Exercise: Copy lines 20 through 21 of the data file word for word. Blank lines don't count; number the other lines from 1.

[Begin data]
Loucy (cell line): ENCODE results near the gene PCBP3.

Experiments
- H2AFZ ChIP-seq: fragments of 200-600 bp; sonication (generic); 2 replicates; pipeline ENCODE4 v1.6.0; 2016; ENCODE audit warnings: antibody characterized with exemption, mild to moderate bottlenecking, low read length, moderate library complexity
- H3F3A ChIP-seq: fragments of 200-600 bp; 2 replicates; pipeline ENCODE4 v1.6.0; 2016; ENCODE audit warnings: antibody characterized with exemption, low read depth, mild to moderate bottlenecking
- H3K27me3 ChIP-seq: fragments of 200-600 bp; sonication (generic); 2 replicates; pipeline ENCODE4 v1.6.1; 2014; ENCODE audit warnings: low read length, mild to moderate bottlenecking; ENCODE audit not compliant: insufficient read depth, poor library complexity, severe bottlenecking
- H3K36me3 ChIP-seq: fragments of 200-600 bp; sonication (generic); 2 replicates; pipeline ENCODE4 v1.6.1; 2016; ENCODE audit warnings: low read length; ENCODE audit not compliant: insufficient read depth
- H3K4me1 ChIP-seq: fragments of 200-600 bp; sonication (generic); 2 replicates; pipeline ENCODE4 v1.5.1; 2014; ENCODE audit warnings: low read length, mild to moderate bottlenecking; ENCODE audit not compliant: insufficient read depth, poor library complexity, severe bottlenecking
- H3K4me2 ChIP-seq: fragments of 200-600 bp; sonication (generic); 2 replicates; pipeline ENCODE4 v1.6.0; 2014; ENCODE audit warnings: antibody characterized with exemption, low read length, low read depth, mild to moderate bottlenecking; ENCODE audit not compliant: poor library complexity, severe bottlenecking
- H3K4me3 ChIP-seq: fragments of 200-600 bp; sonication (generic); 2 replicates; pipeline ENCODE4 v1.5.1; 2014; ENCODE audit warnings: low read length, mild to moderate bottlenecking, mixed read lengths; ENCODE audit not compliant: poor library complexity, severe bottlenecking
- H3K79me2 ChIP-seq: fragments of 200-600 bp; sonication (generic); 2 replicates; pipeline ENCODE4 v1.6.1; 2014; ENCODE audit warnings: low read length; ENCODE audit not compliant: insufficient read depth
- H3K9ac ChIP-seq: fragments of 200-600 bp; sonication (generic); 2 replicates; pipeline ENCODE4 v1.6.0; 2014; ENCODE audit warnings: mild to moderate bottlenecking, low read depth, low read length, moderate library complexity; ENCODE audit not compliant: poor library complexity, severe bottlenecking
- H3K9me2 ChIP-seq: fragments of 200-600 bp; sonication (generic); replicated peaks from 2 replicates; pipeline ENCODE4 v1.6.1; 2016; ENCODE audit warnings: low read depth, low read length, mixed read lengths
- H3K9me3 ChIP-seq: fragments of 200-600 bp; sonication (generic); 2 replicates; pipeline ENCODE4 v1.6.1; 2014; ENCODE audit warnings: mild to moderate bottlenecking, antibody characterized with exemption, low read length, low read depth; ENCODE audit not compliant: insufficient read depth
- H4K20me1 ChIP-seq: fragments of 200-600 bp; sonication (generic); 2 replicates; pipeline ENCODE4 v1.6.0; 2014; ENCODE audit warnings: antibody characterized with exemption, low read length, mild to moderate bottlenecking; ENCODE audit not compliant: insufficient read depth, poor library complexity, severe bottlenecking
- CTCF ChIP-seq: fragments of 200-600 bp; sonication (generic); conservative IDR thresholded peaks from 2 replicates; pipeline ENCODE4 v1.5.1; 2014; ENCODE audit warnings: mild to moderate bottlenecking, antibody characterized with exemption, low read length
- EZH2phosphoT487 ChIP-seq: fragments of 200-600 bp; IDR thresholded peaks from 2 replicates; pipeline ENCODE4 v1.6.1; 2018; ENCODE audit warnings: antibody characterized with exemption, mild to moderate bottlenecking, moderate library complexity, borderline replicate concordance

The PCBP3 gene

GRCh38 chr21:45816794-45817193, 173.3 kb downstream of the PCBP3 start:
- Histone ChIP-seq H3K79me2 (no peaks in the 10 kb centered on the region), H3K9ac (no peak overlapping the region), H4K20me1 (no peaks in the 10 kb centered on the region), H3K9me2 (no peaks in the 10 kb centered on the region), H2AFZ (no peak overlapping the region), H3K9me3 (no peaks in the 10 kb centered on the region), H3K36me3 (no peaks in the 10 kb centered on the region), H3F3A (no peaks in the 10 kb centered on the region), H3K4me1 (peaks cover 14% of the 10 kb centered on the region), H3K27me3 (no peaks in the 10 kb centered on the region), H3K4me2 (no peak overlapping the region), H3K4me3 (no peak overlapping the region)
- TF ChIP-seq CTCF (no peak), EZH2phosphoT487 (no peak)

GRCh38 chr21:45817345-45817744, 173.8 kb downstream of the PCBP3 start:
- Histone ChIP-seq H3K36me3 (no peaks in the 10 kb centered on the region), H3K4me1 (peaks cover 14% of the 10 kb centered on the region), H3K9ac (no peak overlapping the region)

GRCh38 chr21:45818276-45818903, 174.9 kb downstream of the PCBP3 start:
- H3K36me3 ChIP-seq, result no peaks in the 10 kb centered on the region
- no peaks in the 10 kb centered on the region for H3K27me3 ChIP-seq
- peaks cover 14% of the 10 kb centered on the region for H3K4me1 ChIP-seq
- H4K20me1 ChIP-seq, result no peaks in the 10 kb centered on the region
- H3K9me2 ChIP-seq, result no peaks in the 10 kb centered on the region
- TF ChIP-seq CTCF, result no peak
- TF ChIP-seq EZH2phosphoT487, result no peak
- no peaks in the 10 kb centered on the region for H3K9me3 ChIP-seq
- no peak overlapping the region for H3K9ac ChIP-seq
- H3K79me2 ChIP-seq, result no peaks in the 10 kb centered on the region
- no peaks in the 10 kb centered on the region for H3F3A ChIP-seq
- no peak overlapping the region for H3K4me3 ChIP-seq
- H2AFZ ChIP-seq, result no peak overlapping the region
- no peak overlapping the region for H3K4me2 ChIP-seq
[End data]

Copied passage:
- TF ChIP-seq CTCF (no peak), EZH2phosphoT487 (no peak)

GRCh38 chr21:45817345-45817744, 173.8 kb downstream of the PCBP3 start: